Nearly three million years ago Ngorongoro towered alongside Mount Kilimanjaro as one of the highest peaks in Africa. Forged during the tumultuous birth of the Rift Valley, its volcanic top erupted at the time that ancient man first walked the plains.
The Ngorongoro Conservation Area (NCA) covers some 8,300 square kilometres. It boasts the finest blend of landscapes, wildlife, people and archaeological sites in Africa. It is also a pioneering experiment in multiple land use.
The concept of multiple land use in conservation perspective is a deviation from a traditional approach of regarding conservation as complete absenteeism of human interference.Geology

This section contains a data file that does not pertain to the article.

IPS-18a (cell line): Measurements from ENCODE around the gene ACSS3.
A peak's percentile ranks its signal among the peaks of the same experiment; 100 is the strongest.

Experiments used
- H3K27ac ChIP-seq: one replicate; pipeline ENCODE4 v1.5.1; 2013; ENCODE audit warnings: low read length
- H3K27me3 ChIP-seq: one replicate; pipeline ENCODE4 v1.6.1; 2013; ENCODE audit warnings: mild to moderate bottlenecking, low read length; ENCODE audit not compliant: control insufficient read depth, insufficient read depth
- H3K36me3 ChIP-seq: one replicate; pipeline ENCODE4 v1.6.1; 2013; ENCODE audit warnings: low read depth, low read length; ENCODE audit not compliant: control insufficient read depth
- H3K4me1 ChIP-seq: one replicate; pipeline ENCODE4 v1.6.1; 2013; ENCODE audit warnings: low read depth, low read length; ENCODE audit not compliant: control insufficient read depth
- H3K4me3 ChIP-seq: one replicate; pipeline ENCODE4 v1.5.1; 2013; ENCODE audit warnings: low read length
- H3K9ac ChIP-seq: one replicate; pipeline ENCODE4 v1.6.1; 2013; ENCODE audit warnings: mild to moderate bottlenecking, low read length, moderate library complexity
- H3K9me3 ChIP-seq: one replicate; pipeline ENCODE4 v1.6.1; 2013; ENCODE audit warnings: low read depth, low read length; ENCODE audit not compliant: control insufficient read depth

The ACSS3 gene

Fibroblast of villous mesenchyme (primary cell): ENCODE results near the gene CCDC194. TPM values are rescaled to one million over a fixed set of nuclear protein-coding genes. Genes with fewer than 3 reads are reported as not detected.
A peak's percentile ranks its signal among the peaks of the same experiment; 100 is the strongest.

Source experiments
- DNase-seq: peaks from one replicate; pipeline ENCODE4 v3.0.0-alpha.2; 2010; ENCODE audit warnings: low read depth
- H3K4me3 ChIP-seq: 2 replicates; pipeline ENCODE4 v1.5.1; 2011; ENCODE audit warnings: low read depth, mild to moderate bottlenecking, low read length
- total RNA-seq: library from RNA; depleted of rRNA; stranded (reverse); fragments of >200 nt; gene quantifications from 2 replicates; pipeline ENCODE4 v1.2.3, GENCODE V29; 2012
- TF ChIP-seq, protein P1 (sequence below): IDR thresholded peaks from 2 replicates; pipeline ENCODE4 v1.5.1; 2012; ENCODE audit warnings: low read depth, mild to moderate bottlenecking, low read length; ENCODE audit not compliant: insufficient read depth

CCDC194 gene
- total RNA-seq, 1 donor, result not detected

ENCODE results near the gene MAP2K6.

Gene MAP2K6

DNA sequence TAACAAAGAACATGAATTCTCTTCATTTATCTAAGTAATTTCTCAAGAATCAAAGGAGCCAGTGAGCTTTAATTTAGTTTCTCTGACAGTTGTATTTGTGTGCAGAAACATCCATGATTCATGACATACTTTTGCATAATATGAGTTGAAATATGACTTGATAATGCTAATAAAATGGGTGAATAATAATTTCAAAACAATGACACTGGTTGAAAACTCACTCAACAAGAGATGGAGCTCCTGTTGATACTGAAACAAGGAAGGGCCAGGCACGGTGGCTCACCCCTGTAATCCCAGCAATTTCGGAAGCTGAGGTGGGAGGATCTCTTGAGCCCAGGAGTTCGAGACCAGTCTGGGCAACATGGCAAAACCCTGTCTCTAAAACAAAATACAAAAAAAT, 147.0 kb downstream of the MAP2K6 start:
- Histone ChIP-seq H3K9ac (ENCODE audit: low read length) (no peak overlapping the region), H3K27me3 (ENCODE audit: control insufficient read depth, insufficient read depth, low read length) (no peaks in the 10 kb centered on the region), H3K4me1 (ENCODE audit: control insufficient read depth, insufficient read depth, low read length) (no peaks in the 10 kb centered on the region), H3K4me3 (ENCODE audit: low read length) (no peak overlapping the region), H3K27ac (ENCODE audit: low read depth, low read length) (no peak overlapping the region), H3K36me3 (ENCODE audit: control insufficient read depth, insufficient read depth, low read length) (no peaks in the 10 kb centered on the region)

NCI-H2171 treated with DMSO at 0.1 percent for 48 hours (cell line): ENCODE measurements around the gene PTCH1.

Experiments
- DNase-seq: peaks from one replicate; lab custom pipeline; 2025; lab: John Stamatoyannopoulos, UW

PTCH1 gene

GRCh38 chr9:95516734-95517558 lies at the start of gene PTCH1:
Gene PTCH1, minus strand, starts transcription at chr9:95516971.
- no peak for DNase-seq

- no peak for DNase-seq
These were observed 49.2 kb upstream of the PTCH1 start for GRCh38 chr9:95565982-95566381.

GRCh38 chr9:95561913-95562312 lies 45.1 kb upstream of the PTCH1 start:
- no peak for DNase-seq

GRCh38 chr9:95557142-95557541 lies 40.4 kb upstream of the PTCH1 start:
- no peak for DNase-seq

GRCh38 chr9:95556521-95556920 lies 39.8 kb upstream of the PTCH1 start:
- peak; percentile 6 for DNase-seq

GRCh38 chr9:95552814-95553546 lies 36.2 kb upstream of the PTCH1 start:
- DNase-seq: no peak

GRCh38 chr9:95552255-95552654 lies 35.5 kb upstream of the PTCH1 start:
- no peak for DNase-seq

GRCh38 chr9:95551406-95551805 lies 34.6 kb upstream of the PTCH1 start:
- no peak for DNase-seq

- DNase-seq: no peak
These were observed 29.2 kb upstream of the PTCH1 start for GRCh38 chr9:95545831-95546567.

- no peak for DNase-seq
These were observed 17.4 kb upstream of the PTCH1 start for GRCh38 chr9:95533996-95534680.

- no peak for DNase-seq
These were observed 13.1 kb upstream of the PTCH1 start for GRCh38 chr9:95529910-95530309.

Rifts and volcanoes shape the landscape of Ngorongoro. A rift is a disturbance in the earth crust, which causes rise or falls of its borders. Rifts also causes lava or melted rock to penetrate to the surface where it hardens. If lava emerges from the same penetration for a long period, it builds up into a volcano.
In the Ngorongoro Conservation Area, the main rifts are north of Lake Eyasi and east of Lake Manyara and Lake Natron, where the nine volcanoes of Ngorongoro highlands were formed during the past four million years. Of these, only volcano Oldonyo Lengai is still active. The ash and dust from the eruptions was carried by the wind to form the fertile soils of the Serengeti plains.